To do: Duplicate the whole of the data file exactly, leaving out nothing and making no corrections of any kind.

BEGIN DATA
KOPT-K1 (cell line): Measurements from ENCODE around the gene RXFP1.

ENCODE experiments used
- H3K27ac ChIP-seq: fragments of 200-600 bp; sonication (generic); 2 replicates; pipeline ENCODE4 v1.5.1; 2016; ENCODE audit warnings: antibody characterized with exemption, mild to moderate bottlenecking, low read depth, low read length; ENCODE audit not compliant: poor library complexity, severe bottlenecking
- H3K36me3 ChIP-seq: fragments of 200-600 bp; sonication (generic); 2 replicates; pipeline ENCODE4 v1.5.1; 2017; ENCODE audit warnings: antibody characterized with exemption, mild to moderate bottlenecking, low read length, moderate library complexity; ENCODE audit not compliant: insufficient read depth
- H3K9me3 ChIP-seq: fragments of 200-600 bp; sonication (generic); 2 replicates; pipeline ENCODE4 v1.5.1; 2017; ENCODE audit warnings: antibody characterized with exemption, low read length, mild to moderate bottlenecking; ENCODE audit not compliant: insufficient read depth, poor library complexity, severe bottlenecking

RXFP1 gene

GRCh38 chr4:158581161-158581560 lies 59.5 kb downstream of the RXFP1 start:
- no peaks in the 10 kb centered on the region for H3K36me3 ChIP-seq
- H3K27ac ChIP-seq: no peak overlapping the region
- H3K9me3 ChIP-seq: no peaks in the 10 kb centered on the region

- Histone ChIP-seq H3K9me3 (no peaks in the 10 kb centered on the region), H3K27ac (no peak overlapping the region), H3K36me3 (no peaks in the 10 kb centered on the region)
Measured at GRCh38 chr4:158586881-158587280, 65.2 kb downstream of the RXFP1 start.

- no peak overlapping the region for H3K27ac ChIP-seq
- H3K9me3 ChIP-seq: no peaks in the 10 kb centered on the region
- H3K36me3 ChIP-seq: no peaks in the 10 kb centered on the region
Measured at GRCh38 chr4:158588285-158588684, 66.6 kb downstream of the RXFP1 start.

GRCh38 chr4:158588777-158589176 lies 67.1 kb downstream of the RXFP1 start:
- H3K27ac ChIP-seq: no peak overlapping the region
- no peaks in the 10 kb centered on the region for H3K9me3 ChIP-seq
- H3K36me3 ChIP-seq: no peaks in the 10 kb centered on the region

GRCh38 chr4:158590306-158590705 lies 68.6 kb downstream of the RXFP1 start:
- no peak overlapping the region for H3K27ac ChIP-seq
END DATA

KOPT-K1 (cell line): Measurements from ENCODE around the gene RXFP1.

ENCODE experiments used
- H3K27ac ChIP-seq: fragments of 200-600 bp; sonication (generic); 2 replicates; pipeline ENCODE4 v1.5.1; 2016; ENCODE audit warnings: antibody characterized with exemption, mild to moderate bottlenecking, low read depth, low read length; ENCODE audit not compliant: poor library complexity, severe bottlenecking
- H3K36me3 ChIP-seq: fragments of 200-600 bp; sonication (generic); 2 replicates; pipeline ENCODE4 v1.5.1; 2017; ENCODE audit warnings: antibody characterized with exemption, mild to moderate bottlenecking, low read length, moderate library complexity; ENCODE audit not compliant: insufficient read depth
- H3K9me3 ChIP-seq: fragments of 200-600 bp; sonication (generic); 2 replicates; pipeline ENCODE4 v1.5.1; 2017; ENCODE audit warnings: antibody characterized with exemption, low read length, mild to moderate bottlenecking; ENCODE audit not compliant: insufficient read depth, poor library complexity, severe bottlenecking

RXFP1 gene

GRCh38 chr4:158581161-158581560 lies 59.5 kb downstream of the RXFP1 start:
- no peaks in the 10 kb centered on the region for H3K36me3 ChIP-seq
- H3K27ac ChIP-seq: no peak overlapping the region
- H3K9me3 ChIP-seq: no peaks in the 10 kb centered on the region

- Histone ChIP-seq H3K9me3 (no peaks in the 10 kb centered on the region), H3K27ac (no peak overlapping the region), H3K36me3 (no peaks in the 10 kb centered on the region)
Measured at GRCh38 chr4:158586881-158587280, 65.2 kb downstream of the RXFP1 start.

- no peak overlapping the region for H3K27ac ChIP-seq
- H3K9me3 ChIP-seq: no peaks in the 10 kb centered on the region
- H3K36me3 ChIP-seq: no peaks in the 10 kb centered on the region
Measured at GRCh38 chr4:158588285-158588684, 66.6 kb downstream of the RXFP1 start.

GRCh38 chr4:158588777-158589176 lies 67.1 kb downstream of the RXFP1 start:
- H3K27ac ChIP-seq: no peak overlapping the region
- no peaks in the 10 kb centered on the region for H3K9me3 ChIP-seq
- H3K36me3 ChIP-seq: no peaks in the 10 kb centered on the region

GRCh38 chr4:158590306-158590705 lies 68.6 kb downstream of the RXFP1 start:
- no peak overlapping the region for H3K27ac ChIP-seq